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Sleep Out in the Rain

By Steven Lloyd Wilson | Film | December 9, 2009 |

By Steven Lloyd Wilson | Film | December 9, 2009 |

“My wife is an alcoholic. Best person I ever met.” -Michael

Starring Meg Ryan in the mid-nineties alongside Andy Garcia in a role originally intended for Tom Hanks, it’s hard to look at the DVD case and not think Sleepless in Seattle plus a tipsy wife. Sure, the description and quotes assure you the movie is sad, but come on, Meg Ryan? Mid-nineties? She’ll be quirky, he’ll make a speech, they’ll live happily ever after, and the audience cries because of all the sap spewed into their eyes. But unlike most films about addiction, When a Man Loves a Woman is surprisingly not a joyous and lighthearted affair.

Instead, the film focuses tightly in on a family slowly broken by Alice’s (Meg Ryan) spiral downwards into alcoholism. She sneaks out to the curb at the witching hour to swig from the newspaper-swaddled bottle of vodka hidden under the crumpled soda cans. The cold makes the poison smoother anyway, and she has until Tuesday to lick the bottle dry. Of course when the door locks behind her, her husband is mystified, but she’s got it under control, she’s fucking invincible with a few ounces of liquid courage. He never figures it out, never wants to figure it out.

But the kids know; the kids always know. The two child actors do a fantastic job, pulling off not only believable children (of ages four and nine) but infusing their roles with the alternating extremes of gnawing sadness and exuberant childhood.

What the film really gets right is the way it grounds itself in the little details of everyday life. The kids not liking their grandma, who’s always making snide comments about their mother. The tight relationship between the older daughter and her step father, odd allies in coping with Alice. The babysitter trying to help, staying later unasked so that the kids aren’t alone with Alice. Good stories build entire worlds with a few brushstrokes and words, giving bits and pieces of detail that we can interpolate into an entire picture.

The central relationship is what anchors the film though, the disintegration of Alice’s and Michael’s marriage. It’s subtly falling apart from the first scenes, the way she’s just a little too obnoxious and out of control, the way he gives in to it, explains it away as Alice being Alice. Co-dependence isn’t just about the weak spouse leaning on the strong one, it’s about the strong one needing the weak one to be weak.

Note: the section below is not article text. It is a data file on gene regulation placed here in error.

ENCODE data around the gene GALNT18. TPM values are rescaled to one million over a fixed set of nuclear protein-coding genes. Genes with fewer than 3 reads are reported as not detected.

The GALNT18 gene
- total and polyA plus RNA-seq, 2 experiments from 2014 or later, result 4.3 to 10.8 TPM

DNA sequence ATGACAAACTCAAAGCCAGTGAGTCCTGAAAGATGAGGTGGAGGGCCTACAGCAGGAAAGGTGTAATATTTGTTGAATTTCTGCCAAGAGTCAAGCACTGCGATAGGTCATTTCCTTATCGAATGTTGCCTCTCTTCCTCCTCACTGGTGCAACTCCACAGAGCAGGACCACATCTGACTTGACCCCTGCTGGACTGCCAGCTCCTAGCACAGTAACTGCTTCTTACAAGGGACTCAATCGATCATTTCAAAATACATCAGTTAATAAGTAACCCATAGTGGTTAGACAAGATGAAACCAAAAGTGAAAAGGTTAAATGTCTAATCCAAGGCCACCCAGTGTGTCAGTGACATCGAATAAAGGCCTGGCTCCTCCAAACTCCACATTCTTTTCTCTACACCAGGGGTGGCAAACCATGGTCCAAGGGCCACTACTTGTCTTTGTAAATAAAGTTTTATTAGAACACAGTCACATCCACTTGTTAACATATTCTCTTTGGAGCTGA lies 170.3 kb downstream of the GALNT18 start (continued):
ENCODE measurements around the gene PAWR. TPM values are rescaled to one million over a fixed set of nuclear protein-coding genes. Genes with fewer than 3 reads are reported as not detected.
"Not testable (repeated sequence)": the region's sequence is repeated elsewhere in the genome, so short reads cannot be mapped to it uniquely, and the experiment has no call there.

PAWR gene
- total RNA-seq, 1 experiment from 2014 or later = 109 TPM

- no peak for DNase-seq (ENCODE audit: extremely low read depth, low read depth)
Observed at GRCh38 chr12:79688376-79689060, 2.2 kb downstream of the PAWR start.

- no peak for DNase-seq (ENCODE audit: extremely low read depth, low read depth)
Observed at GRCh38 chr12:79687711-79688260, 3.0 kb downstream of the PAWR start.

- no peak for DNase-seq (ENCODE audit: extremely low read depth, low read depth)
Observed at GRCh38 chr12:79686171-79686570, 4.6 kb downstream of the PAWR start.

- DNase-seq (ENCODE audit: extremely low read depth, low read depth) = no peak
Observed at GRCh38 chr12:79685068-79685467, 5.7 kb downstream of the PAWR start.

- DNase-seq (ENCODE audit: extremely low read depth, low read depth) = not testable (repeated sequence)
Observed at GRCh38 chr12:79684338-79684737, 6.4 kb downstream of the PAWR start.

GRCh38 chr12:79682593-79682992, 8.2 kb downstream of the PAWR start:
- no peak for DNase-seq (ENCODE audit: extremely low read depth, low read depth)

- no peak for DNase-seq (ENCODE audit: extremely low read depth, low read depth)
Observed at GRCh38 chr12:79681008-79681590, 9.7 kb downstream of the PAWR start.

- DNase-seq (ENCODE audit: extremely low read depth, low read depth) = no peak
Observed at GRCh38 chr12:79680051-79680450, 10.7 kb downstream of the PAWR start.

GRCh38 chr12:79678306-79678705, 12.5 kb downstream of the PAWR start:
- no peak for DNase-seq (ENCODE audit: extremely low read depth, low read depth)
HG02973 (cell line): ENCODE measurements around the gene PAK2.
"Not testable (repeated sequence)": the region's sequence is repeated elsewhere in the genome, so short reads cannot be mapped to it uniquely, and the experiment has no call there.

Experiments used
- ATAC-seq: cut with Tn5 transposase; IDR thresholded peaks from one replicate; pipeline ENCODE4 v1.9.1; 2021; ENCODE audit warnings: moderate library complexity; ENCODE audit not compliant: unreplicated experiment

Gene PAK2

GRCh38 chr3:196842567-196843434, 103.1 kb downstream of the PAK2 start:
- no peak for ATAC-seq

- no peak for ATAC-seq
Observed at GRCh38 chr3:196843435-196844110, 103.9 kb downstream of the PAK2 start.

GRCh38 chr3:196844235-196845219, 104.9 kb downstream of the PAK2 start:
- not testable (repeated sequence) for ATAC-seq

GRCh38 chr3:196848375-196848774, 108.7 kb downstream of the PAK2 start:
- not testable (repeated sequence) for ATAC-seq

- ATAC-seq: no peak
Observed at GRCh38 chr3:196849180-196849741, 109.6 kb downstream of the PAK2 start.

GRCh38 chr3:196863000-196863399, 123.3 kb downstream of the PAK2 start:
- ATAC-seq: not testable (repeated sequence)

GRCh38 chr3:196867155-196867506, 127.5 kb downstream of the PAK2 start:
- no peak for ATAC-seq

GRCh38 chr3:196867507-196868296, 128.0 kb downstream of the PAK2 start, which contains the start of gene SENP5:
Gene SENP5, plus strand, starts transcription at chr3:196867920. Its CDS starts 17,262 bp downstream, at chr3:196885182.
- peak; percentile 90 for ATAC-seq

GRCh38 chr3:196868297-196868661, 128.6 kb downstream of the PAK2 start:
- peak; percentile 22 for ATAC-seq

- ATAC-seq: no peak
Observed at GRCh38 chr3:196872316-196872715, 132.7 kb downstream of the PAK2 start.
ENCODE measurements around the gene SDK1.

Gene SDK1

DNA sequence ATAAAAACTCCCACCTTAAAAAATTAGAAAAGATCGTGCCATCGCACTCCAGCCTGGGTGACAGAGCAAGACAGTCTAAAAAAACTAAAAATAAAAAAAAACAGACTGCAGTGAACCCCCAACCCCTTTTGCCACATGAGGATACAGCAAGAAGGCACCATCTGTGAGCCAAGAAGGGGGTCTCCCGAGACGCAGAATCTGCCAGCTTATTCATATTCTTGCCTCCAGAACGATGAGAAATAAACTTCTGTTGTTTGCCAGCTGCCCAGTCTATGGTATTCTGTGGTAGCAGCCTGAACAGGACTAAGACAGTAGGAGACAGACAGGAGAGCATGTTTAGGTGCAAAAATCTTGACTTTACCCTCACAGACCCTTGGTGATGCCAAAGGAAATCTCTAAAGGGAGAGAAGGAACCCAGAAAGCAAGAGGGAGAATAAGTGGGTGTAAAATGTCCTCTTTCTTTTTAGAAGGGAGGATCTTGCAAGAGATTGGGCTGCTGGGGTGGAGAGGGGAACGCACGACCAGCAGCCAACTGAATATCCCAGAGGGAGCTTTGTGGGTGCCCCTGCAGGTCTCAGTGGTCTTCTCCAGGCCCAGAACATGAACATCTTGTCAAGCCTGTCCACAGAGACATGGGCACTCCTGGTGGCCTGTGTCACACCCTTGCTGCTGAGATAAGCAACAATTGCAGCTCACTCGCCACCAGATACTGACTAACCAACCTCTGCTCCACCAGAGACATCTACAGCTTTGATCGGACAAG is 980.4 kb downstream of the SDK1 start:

Nobody lies quite like a junkie, slicked sweet with charisma like life’s hanging by a thread. Once he knows she’s an addict, the lies crack open like a rotten melon, the sweetness gone rancid in a beat. But why would he suspect? She’s his goddamned wife, and what kind of man would he be if he had assumed every word out of her mouth was a lie before he knew. What kind of monster wouldn’t take his wife at her word, accept her goofiness, her odd explanations? Addicts are intuitive masters of the big lie, stacking the untruths so elaborately that their very implausibility makes them plausible. It’s another form of the drug, telling bigger and bigger lies, feeling the adrenaline pound and then a gasping catharsis when they buy the act again. Addiction is like a chimpanzee swinging back and forth between two trees, lunging higher and higher on thinner and thinner branches. The lies take you up one tree, the vodka up the other, and at some point one of the branches snaps, either the lies get too thin or the drink can’t hold you up anymore. And you hit every branch on the way down.

And as Alice breaks down, the film does the service of staying subtle, not going for the big easy shocks. Relationships don’t tend to break down all at once when she bangs the cute guy at work or he finally throws a punch at her. They bleed out slowly from a thousand cuts, the endless niggling insults that eat away at us from the inside, the tiny digs we take at each other.

Is it a movie worth seeing? It’s not a brutal look at drugs like Requiem for a Dream or Trainspotting, but its mundanity of subject is its strength. It’s grindingly sad at points, and although it ends with hope, it doesn’t wrap everything up in a bow. Like real relationships, the film is complicated, uncertain, and in the end, worth it.

“It’s horrifying how much you can hate yourself for being low and weak and he couldn’t save me from that. So I turned it on him; I tried to empty it onto him. But there was always more, you know. When he tried to help I told him that he made me feel small and worthless. But nobody makes us feel that, we do that for ourselves. I shut him out because I knew if he ever really saw who I was inside, that he wouldn’t love me.” -Alice

Steven Lloyd Wilson is the sci-fi and history editor. You can email him here or follow him on Twitter.

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